Other conflicts are being introduced.  Why did karla's husband marry her and why does he want children?  Why is Rosa rejecting politics for religion?  She is Jewish so it is natural for her to choose Judaism and to feel the connectedness.  Judaism is a religion and a culture of community.  but why orthodox?  Why do Joel and Lenny have such a problem when Audrey and Lenny get along fine?  Is it because Joel uses Lenny  parents to teach political lessons at the breakfast table. and most important of all, is here anything o these office imbroglios?......


 

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PiperMurphy
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Re: Prologue and Part I (Ch. 1-4)

There were two quotes used in the prologue that continue to describe Audrey and Joel in Part I. Audrey wrote a quote from Socrates in her journal, "I know nothing except the fact of my ignorance." Joel quoted Oliver Wendell Holmes, "As life is action and passion, it is required of a man that he should share the passion and action of his time, at peril of being judged not to have lived." Audrey recognized the limitations of her life in London and saw Joel as a means of overcoming her ignorance. After 40 years with Joel, she apparently has adopted his political views which has made her cynical and caustic. She really is as ignorant as she ever was. Joel continued to live his life according to Holmes. He just updated his political point of view to coincide with current issues. His attitude made him rigid and judgmental toward his children since none of them share his beliefs.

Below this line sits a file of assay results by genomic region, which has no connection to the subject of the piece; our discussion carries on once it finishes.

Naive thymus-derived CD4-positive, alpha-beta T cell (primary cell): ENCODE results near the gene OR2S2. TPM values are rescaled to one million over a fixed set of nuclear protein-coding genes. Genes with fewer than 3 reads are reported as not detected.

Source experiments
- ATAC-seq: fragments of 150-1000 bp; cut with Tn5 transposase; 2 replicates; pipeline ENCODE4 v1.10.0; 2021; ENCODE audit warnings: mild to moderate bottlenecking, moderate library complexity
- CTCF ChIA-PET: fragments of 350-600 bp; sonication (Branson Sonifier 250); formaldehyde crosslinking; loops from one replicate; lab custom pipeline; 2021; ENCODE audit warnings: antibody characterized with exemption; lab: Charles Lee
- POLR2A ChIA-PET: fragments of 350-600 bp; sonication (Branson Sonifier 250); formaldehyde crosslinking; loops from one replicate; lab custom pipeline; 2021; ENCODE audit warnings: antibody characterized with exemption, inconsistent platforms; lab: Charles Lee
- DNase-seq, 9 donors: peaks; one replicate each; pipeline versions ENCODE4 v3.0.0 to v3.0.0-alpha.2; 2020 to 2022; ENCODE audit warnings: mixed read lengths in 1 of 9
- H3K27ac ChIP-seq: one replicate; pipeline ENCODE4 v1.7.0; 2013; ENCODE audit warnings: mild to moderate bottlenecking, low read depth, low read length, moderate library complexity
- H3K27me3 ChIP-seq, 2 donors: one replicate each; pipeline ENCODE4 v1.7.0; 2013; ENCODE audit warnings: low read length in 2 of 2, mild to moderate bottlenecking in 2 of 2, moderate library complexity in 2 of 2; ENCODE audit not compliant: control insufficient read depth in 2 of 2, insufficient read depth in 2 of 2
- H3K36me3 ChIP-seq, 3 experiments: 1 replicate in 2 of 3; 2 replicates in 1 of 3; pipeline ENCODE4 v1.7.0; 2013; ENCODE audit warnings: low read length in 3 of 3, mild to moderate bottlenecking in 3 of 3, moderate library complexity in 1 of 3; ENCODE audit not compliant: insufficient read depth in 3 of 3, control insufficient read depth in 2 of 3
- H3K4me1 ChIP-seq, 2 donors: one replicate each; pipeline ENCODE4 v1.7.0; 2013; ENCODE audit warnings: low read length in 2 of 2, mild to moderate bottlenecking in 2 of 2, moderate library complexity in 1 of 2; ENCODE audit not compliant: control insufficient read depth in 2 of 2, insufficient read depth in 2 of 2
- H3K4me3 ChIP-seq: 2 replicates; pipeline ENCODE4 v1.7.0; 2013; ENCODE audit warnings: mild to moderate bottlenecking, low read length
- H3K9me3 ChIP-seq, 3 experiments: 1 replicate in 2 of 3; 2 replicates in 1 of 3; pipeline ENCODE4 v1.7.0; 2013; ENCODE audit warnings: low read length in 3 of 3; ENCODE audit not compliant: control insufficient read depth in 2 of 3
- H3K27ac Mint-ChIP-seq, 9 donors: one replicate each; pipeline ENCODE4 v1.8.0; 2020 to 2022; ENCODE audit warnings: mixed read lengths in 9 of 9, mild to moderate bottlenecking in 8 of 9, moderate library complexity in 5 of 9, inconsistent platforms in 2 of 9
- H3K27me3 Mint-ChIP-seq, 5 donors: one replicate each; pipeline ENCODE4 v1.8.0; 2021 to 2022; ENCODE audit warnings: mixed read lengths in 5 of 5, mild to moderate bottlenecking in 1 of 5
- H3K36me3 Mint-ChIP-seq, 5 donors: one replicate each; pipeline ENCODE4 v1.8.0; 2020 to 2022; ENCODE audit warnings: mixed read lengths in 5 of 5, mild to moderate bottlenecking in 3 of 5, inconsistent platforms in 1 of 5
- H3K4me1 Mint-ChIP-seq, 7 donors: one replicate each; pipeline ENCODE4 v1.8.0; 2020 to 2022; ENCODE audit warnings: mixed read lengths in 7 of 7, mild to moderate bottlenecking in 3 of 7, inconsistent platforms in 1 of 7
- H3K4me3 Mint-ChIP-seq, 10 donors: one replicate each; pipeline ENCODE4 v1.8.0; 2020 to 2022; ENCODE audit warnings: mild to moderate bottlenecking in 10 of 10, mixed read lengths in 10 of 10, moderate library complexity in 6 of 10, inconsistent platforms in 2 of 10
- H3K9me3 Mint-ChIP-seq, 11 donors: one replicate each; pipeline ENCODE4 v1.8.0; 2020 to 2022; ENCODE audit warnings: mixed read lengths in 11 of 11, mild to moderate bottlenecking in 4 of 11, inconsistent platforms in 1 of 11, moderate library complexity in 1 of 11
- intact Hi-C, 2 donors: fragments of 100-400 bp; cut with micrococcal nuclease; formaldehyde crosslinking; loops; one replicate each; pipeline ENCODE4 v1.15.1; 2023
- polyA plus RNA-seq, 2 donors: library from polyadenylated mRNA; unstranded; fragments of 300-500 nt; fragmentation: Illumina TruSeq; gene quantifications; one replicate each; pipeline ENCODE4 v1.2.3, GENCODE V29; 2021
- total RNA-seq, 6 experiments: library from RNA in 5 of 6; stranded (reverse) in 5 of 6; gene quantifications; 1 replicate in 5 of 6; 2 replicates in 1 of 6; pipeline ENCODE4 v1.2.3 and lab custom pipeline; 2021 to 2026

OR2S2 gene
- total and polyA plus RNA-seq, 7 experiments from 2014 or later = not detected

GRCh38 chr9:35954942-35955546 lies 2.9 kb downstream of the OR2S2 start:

I think that Joel's invitation to come to America was an offhand remark that he didn't expect to be accepted. I think that their marriage after 40 years reflects that. It appears to be a good marriage when it is really a mess. I don't understand Audrey's attitude, other than her need to keep up appearances, and really don't find her very likeable. 

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detailmuse
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Re: Prologue and Part I (Ch. 1-4)

I like and dislike Joel but am mostly still wary of him -- his chauvinism, his ego, his courtroom reputation that made people think his collapse was a stunt. I'm frustrated with Lenny and what seems like parental enabling. I'm sympathetic and rooting for Karla and Rosa.

 

And Audrey? I liked her in the prologue -- her self-imposed position on the perimeter of things, observing. Through Martin and probably in other ways, she was laying careful plans to go be/do something important. So I saw her encounter with Joel as a sort of "preparation meets opportunity."